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Metabolism of α-Thujone by Liver Enzymes.
Incubation of α-thujone with rabbit (but not mouse) liver cytosol gives thujol and neothujol, identified by GC-MS comparison with authentic standards per se and by forming trimethylsilyl (but not methyl-oxime) derivatives. This enzymatic reduction depends on NADPH but occurs in small yield. Metabolism in mouse liver microsomes is a much more facile reaction and gives no thujol or neothujol but instead different products. α-Thujone is stable on incubation with mouse liver microsomes alone but is almost completely metabolized when NADPH (but not NADP, NADH, or NAD) also is added. Six NADPH-dependent microsomal metabolites are evident by GC-MS, each at higher retention time than the parent α-thujone (Fig. 6). The first-eluting metabolite is identical in GC and MS features to synthetic 7,8-dehydro-α-thujone. The next five metabolites each are converted to trimethylsilyl and methyloxime derivatives, indicating the presence of both an alcohol substituent and a ketone functionality. Synthesis of various hydroxythujones and their comparison with the metabolites (directly, and as trimethylsilyl ethers and methyloximes) identifies the major product as 7-hydroxy-α-thujone and two minor metabolites as the diastereomers of 4-hydroxythujone.
|Fig. 6. Representative GC-MS-selected ion monitoring chromatograms for α-thujone and metabolites extracted from the mouse liver microsome-NADPH (P450) system and the brain of α-thujone-treated mice (50 mg/kg, i.p., 10 min after treatment). The major metabolite is 7-hydroxy-α-thujone. Four minor hydroxythujone metabolites are as follows: 1) 4-hydroxy-α; 3) 4-hydroxy-α;2 and 4) others. Dehydro refers to 7,8-dehydro-α-thujone. Shaded peaks not derived from α-thujone are an endogenous substance (end) and the internal standard (IS). All thujone-derived metabolites fall within the chromatographic region shown.|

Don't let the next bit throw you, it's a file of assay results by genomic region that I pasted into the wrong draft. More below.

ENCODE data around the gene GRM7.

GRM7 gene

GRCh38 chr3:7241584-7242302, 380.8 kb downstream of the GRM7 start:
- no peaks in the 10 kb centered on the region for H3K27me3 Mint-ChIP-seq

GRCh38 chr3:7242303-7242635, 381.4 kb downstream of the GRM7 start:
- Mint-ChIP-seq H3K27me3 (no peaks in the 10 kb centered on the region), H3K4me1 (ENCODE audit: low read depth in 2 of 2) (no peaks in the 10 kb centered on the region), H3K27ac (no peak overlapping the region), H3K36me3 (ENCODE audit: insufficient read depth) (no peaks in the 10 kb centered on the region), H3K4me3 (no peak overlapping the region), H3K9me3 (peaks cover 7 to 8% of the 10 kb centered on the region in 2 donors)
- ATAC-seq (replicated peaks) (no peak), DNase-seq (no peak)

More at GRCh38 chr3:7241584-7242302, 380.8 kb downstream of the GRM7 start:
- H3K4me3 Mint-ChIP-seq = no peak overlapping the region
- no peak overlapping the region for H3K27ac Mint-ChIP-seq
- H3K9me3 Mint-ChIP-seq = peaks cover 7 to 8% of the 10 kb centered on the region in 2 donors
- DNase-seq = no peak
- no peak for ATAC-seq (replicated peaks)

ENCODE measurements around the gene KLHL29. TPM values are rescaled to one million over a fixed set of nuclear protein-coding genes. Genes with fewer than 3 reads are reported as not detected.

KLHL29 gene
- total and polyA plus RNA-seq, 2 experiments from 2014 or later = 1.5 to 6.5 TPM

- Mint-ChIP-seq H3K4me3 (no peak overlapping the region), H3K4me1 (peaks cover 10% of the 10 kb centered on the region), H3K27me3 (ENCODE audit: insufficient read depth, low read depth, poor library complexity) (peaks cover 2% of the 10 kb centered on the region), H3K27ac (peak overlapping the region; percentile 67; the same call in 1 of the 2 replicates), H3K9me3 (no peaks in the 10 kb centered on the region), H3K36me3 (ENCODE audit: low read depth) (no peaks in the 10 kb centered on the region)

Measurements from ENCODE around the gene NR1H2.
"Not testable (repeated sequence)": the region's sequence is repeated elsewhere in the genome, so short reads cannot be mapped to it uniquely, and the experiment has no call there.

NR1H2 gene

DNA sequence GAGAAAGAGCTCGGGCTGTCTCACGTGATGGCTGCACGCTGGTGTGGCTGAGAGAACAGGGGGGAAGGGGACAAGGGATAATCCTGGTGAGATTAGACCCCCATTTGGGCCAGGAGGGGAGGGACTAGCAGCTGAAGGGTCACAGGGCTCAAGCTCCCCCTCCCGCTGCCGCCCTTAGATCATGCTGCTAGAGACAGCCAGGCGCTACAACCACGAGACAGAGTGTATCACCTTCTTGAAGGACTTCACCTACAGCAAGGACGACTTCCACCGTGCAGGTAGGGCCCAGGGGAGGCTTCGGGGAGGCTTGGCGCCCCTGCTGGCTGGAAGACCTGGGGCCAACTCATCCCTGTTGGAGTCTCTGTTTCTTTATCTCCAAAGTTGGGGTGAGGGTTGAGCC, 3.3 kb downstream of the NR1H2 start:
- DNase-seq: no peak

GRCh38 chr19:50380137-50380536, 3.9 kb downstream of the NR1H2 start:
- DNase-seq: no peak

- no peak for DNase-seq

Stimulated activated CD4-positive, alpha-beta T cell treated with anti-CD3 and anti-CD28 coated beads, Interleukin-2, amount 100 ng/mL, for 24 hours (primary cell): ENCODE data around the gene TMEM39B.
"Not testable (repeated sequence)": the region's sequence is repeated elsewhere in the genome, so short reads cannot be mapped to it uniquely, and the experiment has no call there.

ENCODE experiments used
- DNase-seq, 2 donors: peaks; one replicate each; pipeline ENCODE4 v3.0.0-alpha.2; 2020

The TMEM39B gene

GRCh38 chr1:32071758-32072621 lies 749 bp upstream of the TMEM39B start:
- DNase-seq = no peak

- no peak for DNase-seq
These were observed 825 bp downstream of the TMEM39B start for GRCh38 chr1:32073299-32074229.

Metabolites in the Brain of α-Thujone-Treated Mice. The brain contains α-thujone, dehydro-α-thujone, and four hydroxythujones (7-hydroxy-α major plus 4-hydroxy-α, 4-hydroxy-α, and one other) also observed in the liver P450 system (Fig. 6). Identifications are based on retention times and MS fragmentation patterns both direct and as trimethylsilyl and methyloxime derivatives. The brain levels of α-thujone and 7-hydroxy-α-thujone are dose-and time-dependent after i.p. injection of α-thujone (Fig. 7). Importantly, α-thujone appears at much lower levels and is less persistent than 7-hydroxy-α-thujone. At severely toxic α-thujone doses (40-60 mg/kg) the levels in brain at 30 min are 0.3-1.0 ppm for α-thujone and 1.5-8.4 ppm for 7-hydroxy-α-thujone (Fig. 7A) with much higher levels (11 and 29 ppm for α-thujone and 7-hydroxy-α-thujone, respectively) at 2.5 min (Fig. 7B) when the poisoning signs are most intense. The minor hydroxythujone metabolites are detectable only up to 20 min after the 50 mg/kg α-thujone dose.
Biological Activities of Metabolites. Synthetic standards of the metabolites shown in Fig. 1 except the 4-hydroxy-α-thujone diastereomers were compared with α-thujone for potency as toxicants to mice and Drosophila and inhibitors of [3H]EBOB binding. The discriminating levels used were 50 mg/kg i.p. for mice and 50 αgαtube for the S strain of Drosophila. With mice, α-thujone is lethal, whereas 7-hydroxy-α-thujone, dehydro-α-thujone, and thujolαneothujol are not lethal. With Drosophila, α-thujone gives complete mortality, dehydro-α-thujone gives 70% mortality, and 7-hydroxy-α-thujone and thujolαneothujol give about 30% mortality. In the [3H]EBOB binding assay, 7-hydroxy-α-thujone gives an IC50 value of 730 ± 265 μM versus 13 ± 4 μM for α-thujone (Fig. 3A), whereas the value for dehydro-α-thujone is 149 ± 10 μM (inhibition curve not shown).
|Fig. 7. Brain levels of a-thujone and 7-hydroxy-a-thujone as a function of dose and time in mice treated i.p. with a-thujone. Average of determinations on two mice except for a single determination at 5 min. (A) Dose studies at 30 min after treatment. (B) Time studies at 50 mg/kg.|
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